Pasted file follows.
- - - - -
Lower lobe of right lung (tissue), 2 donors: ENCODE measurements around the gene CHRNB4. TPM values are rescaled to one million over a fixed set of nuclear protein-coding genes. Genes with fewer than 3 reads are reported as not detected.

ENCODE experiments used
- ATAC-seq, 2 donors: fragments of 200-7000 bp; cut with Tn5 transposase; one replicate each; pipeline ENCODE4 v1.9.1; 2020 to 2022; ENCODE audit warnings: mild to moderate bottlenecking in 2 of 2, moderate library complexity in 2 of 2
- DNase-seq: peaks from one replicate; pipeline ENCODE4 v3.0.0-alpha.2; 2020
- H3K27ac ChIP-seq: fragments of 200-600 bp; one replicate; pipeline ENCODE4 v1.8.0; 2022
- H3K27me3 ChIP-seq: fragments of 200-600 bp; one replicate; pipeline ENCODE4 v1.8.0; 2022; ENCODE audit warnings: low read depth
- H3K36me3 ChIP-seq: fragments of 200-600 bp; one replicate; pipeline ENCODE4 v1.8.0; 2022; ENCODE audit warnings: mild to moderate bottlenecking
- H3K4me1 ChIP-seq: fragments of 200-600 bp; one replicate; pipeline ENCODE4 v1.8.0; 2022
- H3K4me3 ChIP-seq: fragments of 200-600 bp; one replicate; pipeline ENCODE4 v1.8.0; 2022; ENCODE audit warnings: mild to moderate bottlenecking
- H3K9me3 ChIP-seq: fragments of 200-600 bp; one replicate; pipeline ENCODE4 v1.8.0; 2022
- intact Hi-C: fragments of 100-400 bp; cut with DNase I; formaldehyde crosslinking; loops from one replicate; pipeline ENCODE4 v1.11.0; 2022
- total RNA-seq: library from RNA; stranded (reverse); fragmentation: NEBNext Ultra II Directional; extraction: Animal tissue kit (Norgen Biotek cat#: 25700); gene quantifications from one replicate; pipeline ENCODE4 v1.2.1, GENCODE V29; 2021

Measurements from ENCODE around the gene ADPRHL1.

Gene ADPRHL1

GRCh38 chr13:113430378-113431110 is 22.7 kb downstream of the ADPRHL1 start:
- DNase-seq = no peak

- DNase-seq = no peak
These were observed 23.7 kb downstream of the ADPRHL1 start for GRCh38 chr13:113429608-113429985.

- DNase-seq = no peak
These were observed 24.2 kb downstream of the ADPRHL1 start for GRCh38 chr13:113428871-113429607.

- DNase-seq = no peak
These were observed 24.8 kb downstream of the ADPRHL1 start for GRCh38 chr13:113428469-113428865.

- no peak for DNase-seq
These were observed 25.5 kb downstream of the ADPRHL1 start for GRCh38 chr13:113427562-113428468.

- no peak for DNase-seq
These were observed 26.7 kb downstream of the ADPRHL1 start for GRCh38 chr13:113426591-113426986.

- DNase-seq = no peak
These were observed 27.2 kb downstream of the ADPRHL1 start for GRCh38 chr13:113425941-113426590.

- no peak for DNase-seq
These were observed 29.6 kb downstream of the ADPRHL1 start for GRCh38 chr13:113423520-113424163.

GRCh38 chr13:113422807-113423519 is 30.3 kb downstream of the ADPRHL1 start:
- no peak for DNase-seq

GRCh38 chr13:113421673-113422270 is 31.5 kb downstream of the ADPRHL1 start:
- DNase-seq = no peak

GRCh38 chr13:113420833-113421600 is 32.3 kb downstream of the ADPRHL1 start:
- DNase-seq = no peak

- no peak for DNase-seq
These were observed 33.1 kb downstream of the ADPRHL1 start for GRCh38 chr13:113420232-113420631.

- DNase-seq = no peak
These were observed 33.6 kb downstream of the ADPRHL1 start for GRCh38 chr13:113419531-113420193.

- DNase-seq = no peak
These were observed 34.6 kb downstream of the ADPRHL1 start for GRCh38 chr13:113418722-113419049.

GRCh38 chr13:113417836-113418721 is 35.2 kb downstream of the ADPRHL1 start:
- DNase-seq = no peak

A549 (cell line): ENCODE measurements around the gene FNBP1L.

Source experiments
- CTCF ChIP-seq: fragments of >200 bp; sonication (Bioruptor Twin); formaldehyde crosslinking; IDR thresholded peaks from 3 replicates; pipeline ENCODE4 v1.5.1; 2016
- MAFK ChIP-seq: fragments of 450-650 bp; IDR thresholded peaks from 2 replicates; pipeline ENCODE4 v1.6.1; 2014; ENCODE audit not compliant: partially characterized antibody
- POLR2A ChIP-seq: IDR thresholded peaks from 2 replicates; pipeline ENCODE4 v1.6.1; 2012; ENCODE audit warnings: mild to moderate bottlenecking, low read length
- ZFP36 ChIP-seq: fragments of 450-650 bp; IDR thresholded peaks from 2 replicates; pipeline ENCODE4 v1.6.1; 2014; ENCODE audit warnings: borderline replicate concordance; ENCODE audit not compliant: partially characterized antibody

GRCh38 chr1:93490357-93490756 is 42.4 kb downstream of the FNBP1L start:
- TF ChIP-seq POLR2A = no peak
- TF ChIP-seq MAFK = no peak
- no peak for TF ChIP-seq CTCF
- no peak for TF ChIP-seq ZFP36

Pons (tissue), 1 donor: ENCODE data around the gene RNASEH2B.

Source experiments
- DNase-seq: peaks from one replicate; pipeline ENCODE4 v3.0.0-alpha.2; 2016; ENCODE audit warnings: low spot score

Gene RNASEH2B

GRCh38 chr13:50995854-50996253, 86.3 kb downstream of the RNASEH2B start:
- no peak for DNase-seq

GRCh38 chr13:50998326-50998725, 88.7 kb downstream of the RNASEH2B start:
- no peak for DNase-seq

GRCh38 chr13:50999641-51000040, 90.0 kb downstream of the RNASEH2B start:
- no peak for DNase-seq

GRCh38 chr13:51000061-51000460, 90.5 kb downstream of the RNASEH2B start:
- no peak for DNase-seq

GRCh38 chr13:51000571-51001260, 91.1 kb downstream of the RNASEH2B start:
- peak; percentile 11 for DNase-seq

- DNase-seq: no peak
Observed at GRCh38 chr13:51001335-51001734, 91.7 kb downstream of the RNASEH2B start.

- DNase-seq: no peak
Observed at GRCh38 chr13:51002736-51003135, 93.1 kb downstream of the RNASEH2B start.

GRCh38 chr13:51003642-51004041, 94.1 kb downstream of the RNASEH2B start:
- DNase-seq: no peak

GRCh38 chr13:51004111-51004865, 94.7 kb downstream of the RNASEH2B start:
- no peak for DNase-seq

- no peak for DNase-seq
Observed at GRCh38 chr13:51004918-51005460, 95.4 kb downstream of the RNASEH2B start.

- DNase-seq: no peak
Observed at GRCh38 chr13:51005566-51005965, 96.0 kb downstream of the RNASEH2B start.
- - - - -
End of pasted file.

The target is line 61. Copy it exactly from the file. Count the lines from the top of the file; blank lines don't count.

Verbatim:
- no peak for DNase-seq